Carbon dioxide and energy fluxes above an oil palm canopy in peninsular Malaysia
By: MH Haniff, Anis Ibrahim, Nur Maisarah Jantan, Nuramanina Shahabudin, Hasimah Mos, Yusri Yusup
Key Words: Oil palm, CO2 flux, Energy flux, Eddy covariance.
Int. J. Agr. Agri. Res. 9(2), 137-146, August 2016.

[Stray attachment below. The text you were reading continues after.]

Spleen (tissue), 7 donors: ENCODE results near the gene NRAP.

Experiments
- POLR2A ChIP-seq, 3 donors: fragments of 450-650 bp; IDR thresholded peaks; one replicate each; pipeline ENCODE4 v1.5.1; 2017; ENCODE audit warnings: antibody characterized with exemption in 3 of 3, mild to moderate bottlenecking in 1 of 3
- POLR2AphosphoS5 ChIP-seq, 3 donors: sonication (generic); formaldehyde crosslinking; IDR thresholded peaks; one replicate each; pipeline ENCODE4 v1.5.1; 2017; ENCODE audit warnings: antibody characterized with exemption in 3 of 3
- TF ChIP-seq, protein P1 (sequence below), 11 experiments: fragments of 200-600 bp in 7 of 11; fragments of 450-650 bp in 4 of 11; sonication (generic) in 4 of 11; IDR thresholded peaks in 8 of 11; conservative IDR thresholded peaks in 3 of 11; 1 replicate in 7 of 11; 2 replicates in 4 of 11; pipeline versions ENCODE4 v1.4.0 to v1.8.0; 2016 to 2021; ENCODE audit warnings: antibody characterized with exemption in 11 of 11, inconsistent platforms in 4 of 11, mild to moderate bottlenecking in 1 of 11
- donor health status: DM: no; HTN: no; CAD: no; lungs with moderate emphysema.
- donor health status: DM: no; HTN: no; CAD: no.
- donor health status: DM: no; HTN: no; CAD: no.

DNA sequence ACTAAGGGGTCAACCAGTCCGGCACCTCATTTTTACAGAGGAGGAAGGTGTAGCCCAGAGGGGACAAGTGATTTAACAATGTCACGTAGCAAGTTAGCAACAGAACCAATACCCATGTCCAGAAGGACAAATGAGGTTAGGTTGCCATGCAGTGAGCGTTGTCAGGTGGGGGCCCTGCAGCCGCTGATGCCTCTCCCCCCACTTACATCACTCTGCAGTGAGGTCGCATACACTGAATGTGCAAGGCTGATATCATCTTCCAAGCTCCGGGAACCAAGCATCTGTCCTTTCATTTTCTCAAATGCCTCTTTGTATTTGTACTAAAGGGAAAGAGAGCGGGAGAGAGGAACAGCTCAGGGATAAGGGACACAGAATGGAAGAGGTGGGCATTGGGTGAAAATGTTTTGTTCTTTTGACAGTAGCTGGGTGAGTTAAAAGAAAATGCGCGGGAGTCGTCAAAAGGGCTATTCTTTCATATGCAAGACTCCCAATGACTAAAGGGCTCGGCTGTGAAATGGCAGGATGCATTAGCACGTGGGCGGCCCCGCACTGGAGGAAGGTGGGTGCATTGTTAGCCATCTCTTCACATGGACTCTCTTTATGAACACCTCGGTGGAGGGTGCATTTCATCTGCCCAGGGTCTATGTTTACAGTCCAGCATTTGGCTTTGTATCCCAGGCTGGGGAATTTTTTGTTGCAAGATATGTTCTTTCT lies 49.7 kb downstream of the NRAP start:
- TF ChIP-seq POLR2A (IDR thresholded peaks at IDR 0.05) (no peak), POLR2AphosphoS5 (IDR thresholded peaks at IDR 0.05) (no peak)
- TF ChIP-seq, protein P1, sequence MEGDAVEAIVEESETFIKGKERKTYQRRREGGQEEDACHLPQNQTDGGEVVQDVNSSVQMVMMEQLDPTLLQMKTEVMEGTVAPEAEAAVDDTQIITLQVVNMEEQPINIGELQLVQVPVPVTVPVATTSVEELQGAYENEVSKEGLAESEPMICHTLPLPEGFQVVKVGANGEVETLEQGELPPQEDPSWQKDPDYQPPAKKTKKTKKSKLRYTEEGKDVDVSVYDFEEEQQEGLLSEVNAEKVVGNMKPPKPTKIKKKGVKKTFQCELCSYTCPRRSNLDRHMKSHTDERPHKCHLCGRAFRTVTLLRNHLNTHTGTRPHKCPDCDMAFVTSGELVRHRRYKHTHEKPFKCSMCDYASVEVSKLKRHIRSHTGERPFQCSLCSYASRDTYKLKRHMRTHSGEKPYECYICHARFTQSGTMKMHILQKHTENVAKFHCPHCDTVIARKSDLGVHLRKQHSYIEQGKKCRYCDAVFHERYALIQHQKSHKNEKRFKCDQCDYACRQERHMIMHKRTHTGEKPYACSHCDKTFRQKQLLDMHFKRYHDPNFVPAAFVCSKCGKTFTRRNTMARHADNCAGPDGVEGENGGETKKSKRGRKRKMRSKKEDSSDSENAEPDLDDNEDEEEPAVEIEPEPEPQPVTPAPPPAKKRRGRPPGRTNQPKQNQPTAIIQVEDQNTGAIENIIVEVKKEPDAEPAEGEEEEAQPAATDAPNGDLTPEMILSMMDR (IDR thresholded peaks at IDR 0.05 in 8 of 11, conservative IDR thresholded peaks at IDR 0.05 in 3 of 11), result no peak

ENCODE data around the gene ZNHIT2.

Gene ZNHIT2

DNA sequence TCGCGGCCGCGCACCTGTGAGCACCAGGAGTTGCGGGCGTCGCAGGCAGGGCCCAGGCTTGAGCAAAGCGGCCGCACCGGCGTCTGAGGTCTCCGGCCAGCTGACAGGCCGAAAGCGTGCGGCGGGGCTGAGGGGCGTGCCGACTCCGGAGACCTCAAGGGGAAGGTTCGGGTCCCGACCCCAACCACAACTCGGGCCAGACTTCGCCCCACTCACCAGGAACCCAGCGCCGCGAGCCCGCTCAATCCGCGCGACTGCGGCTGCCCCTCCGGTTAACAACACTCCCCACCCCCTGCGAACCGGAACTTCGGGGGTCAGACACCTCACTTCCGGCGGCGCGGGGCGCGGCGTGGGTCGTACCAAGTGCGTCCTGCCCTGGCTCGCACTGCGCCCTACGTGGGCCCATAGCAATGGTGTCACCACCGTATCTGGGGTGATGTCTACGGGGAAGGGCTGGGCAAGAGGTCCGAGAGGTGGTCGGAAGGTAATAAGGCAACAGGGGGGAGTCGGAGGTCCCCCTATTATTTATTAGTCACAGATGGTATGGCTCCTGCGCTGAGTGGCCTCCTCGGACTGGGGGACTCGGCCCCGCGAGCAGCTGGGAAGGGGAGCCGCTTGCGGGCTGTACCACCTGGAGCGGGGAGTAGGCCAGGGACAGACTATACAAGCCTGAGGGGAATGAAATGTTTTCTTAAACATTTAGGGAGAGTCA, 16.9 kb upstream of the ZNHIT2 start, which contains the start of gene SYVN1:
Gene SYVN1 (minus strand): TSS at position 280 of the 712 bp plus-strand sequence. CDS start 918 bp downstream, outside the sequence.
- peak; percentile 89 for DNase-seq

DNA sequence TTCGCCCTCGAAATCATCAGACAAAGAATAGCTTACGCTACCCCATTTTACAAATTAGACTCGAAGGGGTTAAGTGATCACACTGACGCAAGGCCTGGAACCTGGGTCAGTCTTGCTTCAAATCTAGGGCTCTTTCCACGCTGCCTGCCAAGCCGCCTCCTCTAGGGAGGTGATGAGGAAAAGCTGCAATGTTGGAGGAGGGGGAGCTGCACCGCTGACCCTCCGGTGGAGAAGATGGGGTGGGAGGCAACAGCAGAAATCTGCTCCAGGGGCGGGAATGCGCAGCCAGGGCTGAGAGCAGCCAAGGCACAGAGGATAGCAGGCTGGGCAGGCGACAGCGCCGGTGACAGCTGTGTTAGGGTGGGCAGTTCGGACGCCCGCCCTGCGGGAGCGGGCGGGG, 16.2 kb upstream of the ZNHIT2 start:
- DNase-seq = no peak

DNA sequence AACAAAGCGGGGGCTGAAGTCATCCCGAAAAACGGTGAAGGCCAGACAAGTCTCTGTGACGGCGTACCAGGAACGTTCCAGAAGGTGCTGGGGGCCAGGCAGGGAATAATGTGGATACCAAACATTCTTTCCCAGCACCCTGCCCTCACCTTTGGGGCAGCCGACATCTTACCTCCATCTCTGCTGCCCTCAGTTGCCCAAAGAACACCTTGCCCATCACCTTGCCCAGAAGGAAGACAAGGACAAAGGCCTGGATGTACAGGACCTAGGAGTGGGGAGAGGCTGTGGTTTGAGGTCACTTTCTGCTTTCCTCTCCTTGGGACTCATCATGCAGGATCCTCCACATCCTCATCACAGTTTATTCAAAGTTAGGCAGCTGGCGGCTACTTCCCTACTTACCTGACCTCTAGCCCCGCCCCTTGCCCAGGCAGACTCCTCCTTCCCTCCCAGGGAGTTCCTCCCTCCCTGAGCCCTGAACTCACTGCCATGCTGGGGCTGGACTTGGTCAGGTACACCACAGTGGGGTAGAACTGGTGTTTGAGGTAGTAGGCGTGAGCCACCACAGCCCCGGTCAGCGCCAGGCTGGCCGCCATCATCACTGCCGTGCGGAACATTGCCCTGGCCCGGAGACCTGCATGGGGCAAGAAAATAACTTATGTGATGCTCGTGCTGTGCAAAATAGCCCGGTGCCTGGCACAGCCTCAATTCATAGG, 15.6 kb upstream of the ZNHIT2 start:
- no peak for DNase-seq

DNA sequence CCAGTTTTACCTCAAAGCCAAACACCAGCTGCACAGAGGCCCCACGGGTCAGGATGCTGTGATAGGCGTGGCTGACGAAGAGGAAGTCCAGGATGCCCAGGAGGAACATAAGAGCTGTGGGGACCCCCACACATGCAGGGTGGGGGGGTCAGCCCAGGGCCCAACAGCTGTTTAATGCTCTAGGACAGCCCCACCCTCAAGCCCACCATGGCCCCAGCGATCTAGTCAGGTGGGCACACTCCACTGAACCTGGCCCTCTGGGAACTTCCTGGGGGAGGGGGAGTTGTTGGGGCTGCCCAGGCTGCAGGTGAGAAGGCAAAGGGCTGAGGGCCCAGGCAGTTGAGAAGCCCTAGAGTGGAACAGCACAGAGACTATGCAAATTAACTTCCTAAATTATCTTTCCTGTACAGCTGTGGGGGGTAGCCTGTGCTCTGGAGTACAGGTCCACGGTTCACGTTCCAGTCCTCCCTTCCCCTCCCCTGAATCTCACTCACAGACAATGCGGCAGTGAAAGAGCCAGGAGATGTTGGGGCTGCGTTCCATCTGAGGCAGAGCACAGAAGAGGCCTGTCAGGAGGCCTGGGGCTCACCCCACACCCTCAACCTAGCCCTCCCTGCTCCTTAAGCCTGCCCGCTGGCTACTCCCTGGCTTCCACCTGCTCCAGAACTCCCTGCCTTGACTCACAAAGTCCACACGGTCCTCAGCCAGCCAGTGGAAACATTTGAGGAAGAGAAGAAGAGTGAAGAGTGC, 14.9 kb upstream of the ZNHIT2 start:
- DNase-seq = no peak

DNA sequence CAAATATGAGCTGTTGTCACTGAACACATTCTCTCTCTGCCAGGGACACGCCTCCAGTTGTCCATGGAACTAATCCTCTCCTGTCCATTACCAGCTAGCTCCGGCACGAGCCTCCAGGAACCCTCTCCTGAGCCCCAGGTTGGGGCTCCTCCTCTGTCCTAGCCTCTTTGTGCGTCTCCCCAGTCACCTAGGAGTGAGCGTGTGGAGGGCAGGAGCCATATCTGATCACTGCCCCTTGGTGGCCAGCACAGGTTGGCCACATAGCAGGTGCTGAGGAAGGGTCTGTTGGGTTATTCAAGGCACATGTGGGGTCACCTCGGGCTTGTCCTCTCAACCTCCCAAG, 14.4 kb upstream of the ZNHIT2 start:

A study was conducted on carbon dioxide (CO2) and energy fluxes (i.e. latent (L) and sensible heat (H)) above the canopy of mature oil palms planted on the inland mineral soil in Keratong, Pahang, Peninsular Malaysia. The measurement was conducted over an 18-month period from September 2013 to August 2014, using the eddy covariance method. There was a significant seasonal variation in the monthly averaged CO2 fluxes over the measurement period. The monthly averaged CO2 flux values ranged between -2 to -6 μmol m–2 s–1, with an average value of about -3.5 μmol CO2 m–2 s–1. This could be due to the irregular cumulative monthly precipitation and net radiation during the observation period. Relatively low average monthly CO2 flux (or high uptake of CO2) also corresponds with the lowest monthly average LE and rainfall in months February 2013 and 2014. The negative CO2 flux value shows that the mature oil palm ecosystem from an inland mineral soil area in Peninsular Malaysia was a sink for CO2. Analysis of energy balance closure shows that the slope between latent and sensible heat fluxes and total incoming energy was about 0.69 with an r2 value of 0.86. The slope value obtained in this study suggests that there was a surplus of available energy compared to the measured energy fluxes. Energy balance ratio was about 0.81 and comparable to other agricultural surfaces. This means that 81% of the available energy was accounted through the surface flux measurements.